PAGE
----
Disappear. Five out of six of us were in London for a week of the renovation process. We don’t have any sort of vacation house or family in town, but I definitely know people who’ve timed major renovations for summer when the kids at least could hang out in Grandma’s lake house or some such.
Reroute the systems. I put a mail-holding box in the mudroom to catch all incoming correspondence. I created a hanging folder for all museum passes, which was also hung in the mudroom. A bowl in the dining room served as the home for the car keys.
Stage a temporary kitchen (if possible). Some people going through a kitchen renovation try to eat all meals out, but this was just never going to work for us. The kids could buy lunch at school, but breakfasts and weekend lunches just don’t lend themselves to loading everyone in the car. We are very fortunate to have a bar kitchen in the basement with a small fridge and a sink. This became our working kitchen for the duration of the kitchen renovation. We moved the microwave and coffee maker down there, and the plates and silverware. Then we bought a 2 burner portable stove (like people use for parties). This functioned quite well (especially since we could still use our freezer in the kitchen — an adult just had to climb over stuff to get to it). In the absence of a bar kitchen, I think it would be useful to find a spot near a sink (like in a bathroom or laundry room) and then put a microwave, a mini fridge, and possibly a mini-stove like ours. Put milk and sandwich stuff in the fridge. Make space in a closet for cereal, fruit, and bread, and maybe even stuff like soup (which can be heated up in the microwave or on the mini stove) and you’ve got a semi-functional kitchen for non-dinner meals.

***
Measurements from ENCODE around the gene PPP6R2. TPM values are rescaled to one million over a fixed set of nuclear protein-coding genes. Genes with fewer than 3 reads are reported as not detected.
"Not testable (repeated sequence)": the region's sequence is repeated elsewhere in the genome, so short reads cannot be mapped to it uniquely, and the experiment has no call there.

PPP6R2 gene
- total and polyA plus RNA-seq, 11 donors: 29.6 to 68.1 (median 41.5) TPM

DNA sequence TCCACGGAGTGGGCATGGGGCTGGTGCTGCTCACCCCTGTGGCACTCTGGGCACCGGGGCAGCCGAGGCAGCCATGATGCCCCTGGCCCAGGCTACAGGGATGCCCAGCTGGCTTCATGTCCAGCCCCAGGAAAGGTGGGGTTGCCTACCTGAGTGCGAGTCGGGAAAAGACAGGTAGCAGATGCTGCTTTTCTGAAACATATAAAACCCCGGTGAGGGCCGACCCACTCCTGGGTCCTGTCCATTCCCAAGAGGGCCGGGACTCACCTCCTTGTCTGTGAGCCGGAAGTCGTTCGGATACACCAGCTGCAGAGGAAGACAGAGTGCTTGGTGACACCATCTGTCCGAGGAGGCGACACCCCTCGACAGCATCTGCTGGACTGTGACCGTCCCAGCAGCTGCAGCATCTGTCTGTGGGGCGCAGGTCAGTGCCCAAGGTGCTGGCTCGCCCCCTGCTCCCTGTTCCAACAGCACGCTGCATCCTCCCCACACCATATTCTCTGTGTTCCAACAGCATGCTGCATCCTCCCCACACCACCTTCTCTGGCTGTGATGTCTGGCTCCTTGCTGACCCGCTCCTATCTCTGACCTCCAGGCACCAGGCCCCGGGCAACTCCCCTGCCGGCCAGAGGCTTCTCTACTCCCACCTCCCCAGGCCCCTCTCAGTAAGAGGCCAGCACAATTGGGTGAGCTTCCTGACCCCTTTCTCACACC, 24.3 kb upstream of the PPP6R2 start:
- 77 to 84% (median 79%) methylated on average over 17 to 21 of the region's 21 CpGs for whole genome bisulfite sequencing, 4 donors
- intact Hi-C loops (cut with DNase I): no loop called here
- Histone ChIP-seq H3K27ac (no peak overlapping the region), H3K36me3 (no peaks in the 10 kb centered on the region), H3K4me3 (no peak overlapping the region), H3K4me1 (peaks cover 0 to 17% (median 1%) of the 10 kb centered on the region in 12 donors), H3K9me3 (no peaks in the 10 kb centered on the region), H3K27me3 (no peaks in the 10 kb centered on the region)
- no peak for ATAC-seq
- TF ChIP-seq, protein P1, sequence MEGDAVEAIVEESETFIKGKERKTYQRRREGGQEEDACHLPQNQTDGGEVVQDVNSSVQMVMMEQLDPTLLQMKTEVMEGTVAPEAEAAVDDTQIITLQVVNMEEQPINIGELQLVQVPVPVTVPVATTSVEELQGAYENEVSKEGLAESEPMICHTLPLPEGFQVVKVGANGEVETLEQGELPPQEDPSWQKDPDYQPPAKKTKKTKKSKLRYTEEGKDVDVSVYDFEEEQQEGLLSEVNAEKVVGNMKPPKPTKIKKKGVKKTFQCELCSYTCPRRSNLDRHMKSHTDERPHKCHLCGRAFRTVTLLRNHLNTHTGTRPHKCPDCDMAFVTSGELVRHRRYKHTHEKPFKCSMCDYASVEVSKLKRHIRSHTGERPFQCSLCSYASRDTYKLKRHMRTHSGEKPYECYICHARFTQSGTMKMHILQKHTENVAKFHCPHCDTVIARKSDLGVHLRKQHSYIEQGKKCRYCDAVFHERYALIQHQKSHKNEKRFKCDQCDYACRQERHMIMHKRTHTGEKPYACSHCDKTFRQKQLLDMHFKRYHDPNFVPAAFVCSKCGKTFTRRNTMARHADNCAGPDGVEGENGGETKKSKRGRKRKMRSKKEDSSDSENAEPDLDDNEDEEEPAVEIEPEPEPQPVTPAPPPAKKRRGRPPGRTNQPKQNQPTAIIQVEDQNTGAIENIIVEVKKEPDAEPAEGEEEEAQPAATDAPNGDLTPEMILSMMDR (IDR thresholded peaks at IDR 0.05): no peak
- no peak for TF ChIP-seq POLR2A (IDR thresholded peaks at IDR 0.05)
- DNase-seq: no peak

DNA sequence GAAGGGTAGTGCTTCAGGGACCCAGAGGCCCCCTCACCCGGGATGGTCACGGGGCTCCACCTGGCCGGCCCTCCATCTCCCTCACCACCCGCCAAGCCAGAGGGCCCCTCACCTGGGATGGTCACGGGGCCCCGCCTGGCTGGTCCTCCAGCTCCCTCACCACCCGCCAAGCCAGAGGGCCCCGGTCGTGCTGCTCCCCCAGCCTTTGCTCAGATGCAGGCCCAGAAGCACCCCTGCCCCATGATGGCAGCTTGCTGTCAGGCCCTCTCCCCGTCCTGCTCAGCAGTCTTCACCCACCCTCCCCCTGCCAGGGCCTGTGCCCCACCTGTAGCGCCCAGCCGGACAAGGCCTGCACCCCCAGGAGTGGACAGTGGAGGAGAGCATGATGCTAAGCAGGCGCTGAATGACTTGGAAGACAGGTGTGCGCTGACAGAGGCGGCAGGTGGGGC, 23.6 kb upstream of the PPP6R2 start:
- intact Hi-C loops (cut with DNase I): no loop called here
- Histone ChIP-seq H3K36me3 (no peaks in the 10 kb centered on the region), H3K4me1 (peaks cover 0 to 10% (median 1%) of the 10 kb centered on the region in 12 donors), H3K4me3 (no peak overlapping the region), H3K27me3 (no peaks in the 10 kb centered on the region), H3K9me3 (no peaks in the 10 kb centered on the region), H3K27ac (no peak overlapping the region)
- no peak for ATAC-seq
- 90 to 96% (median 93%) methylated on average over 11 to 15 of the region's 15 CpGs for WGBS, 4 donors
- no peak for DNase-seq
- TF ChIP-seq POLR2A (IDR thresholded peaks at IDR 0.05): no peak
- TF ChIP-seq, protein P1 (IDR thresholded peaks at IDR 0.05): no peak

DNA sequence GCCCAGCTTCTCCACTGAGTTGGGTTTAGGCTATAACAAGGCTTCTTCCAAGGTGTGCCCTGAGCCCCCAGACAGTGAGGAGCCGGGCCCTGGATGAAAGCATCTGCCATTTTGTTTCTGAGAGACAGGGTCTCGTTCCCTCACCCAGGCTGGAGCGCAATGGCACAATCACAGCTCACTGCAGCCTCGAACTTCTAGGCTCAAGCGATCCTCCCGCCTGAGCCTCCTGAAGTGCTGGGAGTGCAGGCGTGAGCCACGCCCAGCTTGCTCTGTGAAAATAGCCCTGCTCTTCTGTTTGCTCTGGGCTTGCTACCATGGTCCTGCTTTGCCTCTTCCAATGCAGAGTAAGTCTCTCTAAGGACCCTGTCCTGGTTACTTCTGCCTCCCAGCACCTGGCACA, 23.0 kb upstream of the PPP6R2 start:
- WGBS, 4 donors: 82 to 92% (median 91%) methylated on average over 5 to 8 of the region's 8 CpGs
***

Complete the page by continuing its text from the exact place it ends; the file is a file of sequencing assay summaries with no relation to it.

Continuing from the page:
Have go-to dinners. We wound up eating a fair number of sandwiches from WaWa. We’d make pasta for some of the kids, and then the adults (and 8-year-old — the one who likes things like mustard and pickles) would eat hoagies. Because we had the fridge, there were also a reasonable number of chicken Caesar salads: bagged lettuce plus rotisserie chicken from the local grocery store. We also became familiar with their buffalo chicken dip (yummy with carrots and celery).